And then there's the fact that the majority of web users neither know nor care about colour spaces and could far less be bothered to calibrate their viewing devices.
     
  6. Rodeo, you are confusing color management, monitor profiles and color space. Color space is nothing more than a specification which relates numbers in the digital image file to a particular color. Monitor profiles relate those colors to the colors displayed on the screen, a multi-dimensional correction factor between theory (the image) and practice (the display). Color management is the scheme by which those aspects are related.

    It is immaterial whether only a few "web users" know how to manage color I doubt many can calculate a cube root of a number by hand either (or square root for that matter), much less vector analysis (the theory behind color management). Fortunately you don't have to know how color management works in order to make it work for you.

    There is a considerable difference between AdobeRGB and sRGB, but if color management is in place you will probably not see it. That's why it's called "management" and not something else. I find that those who need to know color management are well aware of its parameters and control. These include knowledgeable photographers, illustrators, art directors and service bureaus. They're the ones who get the job done efficiently. Those not "in the know" are resigned to complaining about the poor service they receive.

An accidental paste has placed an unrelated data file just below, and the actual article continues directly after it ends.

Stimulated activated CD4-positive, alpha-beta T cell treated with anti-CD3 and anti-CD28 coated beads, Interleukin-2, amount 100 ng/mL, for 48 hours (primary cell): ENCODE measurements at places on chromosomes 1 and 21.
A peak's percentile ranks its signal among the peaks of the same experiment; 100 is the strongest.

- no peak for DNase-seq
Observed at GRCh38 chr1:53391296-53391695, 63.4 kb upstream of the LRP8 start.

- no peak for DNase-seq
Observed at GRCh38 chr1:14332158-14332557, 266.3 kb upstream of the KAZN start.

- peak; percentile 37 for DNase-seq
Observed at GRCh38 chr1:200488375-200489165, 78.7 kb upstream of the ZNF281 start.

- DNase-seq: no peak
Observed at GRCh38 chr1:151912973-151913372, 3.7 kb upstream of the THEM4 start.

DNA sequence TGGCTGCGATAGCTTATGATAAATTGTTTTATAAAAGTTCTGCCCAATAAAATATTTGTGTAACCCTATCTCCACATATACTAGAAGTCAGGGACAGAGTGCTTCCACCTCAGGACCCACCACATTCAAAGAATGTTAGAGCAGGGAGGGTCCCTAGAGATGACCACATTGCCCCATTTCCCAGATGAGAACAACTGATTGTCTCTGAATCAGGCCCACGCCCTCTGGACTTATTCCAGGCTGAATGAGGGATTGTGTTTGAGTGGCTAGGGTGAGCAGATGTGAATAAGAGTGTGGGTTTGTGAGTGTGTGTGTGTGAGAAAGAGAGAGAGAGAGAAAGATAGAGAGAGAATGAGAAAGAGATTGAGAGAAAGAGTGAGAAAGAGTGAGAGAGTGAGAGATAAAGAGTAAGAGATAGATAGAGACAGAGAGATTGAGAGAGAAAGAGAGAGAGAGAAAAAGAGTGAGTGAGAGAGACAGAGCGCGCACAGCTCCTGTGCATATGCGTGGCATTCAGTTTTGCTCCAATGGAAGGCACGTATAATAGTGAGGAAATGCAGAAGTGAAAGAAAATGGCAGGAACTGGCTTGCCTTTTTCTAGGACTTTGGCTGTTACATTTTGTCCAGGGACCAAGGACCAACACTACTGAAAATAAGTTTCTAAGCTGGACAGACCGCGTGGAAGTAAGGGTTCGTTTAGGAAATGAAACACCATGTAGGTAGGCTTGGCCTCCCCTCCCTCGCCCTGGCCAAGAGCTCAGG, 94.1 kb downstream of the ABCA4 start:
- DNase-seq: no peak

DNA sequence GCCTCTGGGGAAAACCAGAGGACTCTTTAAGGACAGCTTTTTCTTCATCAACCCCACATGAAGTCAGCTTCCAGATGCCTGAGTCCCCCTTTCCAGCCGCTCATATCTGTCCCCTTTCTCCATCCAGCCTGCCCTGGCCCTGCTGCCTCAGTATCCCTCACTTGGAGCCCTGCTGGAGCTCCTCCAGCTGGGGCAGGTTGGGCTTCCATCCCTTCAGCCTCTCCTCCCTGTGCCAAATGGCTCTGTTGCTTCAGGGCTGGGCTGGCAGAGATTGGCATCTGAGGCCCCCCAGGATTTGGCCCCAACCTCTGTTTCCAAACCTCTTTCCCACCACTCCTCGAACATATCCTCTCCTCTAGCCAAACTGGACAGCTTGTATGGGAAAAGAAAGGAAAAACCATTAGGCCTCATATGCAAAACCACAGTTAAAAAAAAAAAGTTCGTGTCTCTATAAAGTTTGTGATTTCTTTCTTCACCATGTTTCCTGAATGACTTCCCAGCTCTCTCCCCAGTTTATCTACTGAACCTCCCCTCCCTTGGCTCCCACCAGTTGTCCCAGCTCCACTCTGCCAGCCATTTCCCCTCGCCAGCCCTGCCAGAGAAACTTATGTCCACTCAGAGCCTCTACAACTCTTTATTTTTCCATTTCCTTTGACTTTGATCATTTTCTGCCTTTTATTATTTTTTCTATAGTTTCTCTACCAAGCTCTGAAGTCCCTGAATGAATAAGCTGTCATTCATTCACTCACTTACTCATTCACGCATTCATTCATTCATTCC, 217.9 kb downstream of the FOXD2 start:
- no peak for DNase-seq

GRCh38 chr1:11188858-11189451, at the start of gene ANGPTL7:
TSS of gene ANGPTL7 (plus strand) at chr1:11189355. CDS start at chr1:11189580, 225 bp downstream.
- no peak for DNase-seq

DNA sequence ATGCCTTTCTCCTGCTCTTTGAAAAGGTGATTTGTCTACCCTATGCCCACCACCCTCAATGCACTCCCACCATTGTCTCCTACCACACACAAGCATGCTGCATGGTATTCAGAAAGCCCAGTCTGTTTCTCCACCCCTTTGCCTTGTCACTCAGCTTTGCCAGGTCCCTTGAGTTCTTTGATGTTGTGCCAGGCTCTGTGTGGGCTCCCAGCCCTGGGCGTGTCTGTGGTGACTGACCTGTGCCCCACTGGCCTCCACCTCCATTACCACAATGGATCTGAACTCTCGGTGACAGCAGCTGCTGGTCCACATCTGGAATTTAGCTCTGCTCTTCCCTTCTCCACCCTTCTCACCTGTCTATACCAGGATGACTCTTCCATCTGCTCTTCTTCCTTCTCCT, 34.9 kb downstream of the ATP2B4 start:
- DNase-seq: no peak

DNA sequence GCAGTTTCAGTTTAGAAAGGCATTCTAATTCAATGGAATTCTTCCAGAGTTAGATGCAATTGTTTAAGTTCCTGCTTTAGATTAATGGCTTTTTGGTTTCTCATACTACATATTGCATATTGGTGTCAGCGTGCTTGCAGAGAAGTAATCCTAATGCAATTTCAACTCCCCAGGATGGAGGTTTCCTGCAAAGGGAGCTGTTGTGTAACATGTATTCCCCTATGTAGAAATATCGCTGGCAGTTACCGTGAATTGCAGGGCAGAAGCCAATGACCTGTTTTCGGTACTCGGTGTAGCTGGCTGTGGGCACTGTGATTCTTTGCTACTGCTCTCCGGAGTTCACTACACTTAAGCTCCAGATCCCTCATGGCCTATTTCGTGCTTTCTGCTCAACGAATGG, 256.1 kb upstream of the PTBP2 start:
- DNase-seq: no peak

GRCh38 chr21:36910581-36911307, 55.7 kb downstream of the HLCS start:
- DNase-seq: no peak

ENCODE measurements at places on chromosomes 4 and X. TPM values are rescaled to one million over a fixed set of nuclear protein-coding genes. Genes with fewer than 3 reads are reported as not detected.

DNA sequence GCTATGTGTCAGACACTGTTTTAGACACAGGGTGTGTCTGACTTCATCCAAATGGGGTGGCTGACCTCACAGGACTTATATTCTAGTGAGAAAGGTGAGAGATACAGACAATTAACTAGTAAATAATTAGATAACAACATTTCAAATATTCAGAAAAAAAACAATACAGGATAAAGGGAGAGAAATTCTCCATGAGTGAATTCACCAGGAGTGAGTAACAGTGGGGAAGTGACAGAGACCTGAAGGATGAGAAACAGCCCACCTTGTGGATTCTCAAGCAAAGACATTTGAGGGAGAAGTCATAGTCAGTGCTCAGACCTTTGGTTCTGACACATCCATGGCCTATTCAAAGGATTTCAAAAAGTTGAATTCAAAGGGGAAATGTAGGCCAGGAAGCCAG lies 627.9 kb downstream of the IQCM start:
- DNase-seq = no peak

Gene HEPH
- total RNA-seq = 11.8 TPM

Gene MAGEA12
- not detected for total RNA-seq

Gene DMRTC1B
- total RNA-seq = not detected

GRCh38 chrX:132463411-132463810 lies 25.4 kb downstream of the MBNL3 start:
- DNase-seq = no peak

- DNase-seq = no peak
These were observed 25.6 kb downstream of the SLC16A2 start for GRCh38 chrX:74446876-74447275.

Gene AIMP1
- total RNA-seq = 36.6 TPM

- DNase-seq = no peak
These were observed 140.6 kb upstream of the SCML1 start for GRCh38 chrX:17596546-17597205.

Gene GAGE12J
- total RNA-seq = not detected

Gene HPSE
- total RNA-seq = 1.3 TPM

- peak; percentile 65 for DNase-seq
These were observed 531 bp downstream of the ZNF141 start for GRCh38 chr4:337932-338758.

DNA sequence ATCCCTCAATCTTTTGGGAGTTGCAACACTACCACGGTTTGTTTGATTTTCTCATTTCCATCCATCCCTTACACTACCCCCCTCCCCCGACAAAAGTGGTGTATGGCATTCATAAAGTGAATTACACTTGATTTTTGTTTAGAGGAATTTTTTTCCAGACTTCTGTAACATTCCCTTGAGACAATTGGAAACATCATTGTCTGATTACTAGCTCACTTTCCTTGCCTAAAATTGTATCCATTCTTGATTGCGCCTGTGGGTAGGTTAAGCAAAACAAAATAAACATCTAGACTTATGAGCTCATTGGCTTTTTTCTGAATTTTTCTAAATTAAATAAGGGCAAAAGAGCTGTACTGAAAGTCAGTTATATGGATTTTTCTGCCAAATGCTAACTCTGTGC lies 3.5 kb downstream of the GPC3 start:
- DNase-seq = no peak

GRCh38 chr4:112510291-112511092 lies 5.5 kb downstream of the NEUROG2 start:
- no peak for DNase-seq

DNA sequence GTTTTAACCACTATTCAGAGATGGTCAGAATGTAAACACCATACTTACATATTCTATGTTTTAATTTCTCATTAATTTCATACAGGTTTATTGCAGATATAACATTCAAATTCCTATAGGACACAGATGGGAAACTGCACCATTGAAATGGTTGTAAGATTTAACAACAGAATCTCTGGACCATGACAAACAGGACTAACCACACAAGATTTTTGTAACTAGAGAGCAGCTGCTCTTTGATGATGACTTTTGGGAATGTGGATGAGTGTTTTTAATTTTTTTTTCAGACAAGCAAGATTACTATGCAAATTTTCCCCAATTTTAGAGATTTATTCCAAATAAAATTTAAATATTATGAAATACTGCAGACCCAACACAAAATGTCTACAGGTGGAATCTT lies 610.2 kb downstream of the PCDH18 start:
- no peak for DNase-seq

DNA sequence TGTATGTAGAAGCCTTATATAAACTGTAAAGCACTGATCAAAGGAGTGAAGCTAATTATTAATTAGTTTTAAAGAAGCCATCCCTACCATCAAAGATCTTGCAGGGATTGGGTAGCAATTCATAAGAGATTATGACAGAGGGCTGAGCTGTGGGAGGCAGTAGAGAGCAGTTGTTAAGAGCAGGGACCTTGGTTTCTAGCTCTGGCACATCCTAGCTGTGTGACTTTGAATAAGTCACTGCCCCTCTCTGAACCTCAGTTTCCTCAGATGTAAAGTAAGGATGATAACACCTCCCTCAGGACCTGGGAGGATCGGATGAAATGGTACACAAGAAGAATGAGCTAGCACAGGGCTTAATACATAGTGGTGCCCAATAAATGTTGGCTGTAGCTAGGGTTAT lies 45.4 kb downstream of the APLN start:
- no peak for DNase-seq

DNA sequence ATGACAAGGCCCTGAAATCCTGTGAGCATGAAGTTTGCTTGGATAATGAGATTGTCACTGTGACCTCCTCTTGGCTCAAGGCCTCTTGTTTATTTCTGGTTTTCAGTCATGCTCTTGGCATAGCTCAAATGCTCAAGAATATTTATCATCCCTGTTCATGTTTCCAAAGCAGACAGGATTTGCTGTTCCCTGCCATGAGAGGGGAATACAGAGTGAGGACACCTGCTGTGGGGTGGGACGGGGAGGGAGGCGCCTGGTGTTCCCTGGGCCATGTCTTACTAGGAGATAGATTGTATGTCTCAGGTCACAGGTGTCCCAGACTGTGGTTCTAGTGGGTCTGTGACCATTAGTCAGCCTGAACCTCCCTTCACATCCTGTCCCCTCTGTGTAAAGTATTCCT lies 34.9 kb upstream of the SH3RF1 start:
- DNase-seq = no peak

Out of gamut areas can get ugly, but are seldom seen because few real-life images approach those limits. If you are curious, Photoshop can highlight those areas in a completely unsubtle manner. I think monitors and graphics cards have improved too. I haven't been limited to 24 bits for over a decade, and I understand that the iMac Retina display in front of me now has a better-than AdobeRGB gamut. It is also calibrated (X-Rite Display) on a monthly basis.
     
  7. That isn’t possible! Nor at all desirable IF you could (you can’t turn off color management in Photoshop).
    Further, sRGB without color management isn’t at all useful nor does it guarantee a visual match WITH color management! WATCH the video!
     
  8. You think, from raw? Now a video you need to view that illustrates that all kinds of images (from raw) fall outside the gamut of Adobe RGB (1998) and sRGB, often by a lot!
    Everything you thought you wanted to know about color gamut

    A pretty exhaustive 37 minute video examining the color gamut of RGB working spaces, images and output color spaces. All plotted in 2D and 3D to illustrate color gamut.

    High resolution: http://digitaldog.net/files/ColorGamut.mov
    Low Res (YouTube):